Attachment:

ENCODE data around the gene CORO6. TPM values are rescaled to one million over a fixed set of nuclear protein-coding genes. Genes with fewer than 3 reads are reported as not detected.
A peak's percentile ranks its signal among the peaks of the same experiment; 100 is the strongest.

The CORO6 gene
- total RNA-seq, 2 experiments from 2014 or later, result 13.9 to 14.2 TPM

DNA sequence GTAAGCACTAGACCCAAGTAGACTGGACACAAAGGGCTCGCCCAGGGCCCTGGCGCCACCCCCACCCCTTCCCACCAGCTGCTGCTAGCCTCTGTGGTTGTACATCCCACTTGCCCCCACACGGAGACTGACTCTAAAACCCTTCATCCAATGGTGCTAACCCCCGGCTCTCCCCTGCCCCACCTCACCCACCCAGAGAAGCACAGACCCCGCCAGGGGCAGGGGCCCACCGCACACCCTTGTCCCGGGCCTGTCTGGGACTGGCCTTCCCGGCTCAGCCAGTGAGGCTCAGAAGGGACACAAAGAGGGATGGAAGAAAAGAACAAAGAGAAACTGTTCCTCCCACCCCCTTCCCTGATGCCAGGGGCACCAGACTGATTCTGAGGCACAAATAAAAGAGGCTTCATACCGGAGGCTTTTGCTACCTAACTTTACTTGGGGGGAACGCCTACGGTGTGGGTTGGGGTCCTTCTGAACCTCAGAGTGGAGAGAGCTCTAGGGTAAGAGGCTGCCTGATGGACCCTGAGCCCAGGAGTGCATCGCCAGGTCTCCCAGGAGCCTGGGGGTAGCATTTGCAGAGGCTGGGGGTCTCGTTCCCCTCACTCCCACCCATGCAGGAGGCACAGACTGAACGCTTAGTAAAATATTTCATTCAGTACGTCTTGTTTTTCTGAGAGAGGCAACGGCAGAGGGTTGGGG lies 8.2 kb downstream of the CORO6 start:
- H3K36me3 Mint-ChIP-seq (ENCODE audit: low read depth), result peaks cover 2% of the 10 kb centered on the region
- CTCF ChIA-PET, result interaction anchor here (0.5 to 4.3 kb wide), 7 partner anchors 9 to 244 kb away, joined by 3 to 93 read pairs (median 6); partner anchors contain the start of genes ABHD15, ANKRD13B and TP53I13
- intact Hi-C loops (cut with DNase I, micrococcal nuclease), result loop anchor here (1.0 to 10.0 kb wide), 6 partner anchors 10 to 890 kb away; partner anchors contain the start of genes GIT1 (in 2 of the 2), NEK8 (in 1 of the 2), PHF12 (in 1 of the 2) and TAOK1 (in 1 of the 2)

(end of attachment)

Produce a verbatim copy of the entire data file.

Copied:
ENCODE data around the gene CORO6. TPM values are rescaled to one million over a fixed set of nuclear protein-coding genes. Genes with fewer than 3 reads are reported as not detected.
A peak's percentile ranks its signal among the peaks of the same experiment; 100 is the strongest.

The CORO6 gene
- total RNA-seq, 2 experiments from 2014 or later, result 13.9 to 14.2 TPM

DNA sequence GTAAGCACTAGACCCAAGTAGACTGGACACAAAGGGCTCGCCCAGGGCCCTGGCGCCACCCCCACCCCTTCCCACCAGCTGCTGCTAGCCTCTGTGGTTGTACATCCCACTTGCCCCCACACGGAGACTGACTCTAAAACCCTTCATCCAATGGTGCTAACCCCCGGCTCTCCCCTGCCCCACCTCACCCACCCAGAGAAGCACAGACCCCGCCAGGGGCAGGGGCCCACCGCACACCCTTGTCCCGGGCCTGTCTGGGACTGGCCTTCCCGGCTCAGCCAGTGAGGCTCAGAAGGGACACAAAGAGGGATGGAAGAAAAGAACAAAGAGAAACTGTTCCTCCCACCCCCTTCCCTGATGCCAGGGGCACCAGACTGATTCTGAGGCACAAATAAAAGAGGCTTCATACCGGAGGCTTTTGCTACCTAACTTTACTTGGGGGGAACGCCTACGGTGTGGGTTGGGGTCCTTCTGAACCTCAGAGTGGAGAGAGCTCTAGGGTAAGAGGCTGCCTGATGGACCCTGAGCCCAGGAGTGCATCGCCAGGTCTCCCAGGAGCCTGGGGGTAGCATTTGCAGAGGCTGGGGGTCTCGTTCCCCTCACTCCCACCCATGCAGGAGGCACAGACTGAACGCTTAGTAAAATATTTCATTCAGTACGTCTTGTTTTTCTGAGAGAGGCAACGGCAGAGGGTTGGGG lies 8.2 kb downstream of the CORO6 start:
- H3K36me3 Mint-ChIP-seq (ENCODE audit: low read depth), result peaks cover 2% of the 10 kb centered on the region
- CTCF ChIA-PET, result interaction anchor here (0.5 to 4.3 kb wide), 7 partner anchors 9 to 244 kb away, joined by 3 to 93 read pairs (median 6); partner anchors contain the start of genes ABHD15, ANKRD13B and TP53I13
- intact Hi-C loops (cut with DNase I, micrococcal nuclease), result loop anchor here (1.0 to 10.0 kb wide), 6 partner anchors 10 to 890 kb away; partner anchors contain the start of genes GIT1 (in 2 of the 2), NEK8 (in 1 of the 2), PHF12 (in 1 of the 2) and TAOK1 (in 1 of the 2)